Or consider the case of ETNs. Compared to traditional ETFs, they were marketed as debt securities with no tracking error. Essentially, the issuer guarantees the return of certain published indices through an issued note. But an important and often overlooked risk was added - credit risk of the issuer. Unfortunately, the now-bankrupt Lehman Brothers Holdings was one of the issuers of ETNs with their three Opta ETNs. Shareholders must now line up in the bankruptcy queue. While the risk of issuer default may have been remote, it highlights that risk should be a central focus of investment programs in all types of markets.
• Markets Overshoot and Create Opportunities. Now, for the good news. As we've seen, the human elements of greed and fear ensure that financial markets remain cyclical. Asset values overshoot on the upside and undershoot on the downside. Forced liquidations and panicked selling can create incredible opportunities as investments are indiscriminately sold. Now may be one of those times. Ned Davis research reports that its "crowd sentiment poll" has logged a more extreme pessimistic reading than at the 2002 market low. A number of other indicators point to investor panic not seen in decades.
After a lengthy period of overvaluation in many asset classes, value is returning to some investment classes. Many ETFs are down over 50% this year. While most investors remain paralyzed with fear and anxiety, prudent investors are silently repositioning their portfolios and taking advantage of some historically low asset prices.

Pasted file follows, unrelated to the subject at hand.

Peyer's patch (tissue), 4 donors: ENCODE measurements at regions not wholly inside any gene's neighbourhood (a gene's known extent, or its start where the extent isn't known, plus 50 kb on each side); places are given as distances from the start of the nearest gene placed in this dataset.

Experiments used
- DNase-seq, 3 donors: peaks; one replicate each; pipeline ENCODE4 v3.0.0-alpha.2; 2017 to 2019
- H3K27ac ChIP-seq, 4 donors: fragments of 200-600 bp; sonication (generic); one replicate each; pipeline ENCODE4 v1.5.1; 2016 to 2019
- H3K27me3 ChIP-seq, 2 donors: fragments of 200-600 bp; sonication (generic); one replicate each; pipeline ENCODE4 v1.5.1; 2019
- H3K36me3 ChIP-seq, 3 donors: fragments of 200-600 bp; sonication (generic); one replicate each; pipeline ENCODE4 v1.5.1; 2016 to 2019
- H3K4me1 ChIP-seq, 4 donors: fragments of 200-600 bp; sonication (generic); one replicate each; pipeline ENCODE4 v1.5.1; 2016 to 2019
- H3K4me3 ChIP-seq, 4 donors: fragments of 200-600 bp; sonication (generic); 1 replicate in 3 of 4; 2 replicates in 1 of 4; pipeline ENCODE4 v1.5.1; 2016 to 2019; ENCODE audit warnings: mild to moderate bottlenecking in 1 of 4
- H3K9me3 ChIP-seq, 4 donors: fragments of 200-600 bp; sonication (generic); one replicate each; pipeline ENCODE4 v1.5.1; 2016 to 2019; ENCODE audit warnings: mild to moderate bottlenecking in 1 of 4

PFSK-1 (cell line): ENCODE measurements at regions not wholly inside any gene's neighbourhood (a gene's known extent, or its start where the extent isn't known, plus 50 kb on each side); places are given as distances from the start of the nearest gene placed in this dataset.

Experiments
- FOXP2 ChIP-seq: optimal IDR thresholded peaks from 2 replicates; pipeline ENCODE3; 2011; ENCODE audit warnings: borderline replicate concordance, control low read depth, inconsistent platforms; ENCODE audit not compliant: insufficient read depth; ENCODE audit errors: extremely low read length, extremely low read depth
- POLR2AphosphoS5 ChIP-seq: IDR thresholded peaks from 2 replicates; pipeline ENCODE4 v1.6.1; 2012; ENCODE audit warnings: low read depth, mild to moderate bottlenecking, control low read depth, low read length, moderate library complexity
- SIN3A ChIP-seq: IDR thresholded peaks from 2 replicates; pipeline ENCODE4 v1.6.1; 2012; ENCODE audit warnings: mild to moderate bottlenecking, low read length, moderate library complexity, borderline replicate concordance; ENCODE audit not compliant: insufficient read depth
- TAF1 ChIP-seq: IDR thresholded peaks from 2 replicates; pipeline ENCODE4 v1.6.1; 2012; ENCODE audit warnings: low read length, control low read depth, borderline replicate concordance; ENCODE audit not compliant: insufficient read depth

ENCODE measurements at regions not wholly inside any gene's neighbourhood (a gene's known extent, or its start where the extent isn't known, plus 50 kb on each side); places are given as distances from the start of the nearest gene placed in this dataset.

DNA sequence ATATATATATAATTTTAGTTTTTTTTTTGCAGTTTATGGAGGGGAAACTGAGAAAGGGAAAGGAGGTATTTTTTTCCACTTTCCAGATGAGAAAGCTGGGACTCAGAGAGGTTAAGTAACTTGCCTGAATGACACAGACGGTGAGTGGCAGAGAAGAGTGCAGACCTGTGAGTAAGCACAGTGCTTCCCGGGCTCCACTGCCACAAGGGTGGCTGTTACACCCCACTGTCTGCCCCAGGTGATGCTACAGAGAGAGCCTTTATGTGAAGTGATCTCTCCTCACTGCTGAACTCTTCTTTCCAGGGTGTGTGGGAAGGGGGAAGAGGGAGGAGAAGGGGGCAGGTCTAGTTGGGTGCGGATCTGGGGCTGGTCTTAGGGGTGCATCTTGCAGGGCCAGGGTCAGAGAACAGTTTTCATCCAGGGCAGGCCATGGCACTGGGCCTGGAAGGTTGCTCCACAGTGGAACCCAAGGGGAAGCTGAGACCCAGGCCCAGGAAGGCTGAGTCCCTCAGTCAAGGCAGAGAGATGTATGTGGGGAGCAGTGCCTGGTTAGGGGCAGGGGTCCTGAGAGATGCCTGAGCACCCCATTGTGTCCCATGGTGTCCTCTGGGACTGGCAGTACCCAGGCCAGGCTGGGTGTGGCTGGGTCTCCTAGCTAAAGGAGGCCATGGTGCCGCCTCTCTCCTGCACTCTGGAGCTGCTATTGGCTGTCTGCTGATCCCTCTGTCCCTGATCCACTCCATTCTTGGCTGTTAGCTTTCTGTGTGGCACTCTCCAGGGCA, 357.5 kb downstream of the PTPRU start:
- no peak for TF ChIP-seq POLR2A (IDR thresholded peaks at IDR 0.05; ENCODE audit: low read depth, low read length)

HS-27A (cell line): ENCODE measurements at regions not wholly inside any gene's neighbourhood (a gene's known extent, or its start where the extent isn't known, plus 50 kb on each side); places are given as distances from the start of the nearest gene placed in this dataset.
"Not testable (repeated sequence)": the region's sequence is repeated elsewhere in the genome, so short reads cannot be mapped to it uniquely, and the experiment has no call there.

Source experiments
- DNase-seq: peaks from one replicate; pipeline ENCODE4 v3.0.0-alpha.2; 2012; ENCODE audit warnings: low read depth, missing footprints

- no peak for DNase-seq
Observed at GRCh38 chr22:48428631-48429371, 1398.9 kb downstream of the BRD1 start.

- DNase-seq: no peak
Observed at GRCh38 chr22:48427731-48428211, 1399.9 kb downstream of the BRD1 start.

Looking Ahead. History shows us that financial busts achieve a necessary purging of risks, malinvestment and mispricing. Competition again increases, fees are lowered and the product shelf becomes less cluttered. There are signs that this has begun. For example, PowerShares FTSE/RAFI ETF portfolios have lowered their fees (now 39 basis points) and 40 unsuccessful ETFs have closed this year in the US.
However, we should not lose sight of the benefits of ETFs and their durability through market volatility. They eliminate corporate or issuer specific risk, and help investors focus on asset allocation rather than chasing fad investments. Building sophisticated globally-diversified low cost portfolios is now possible exclusively with ETFs - unquestionably, that's a positive step forward in financial history.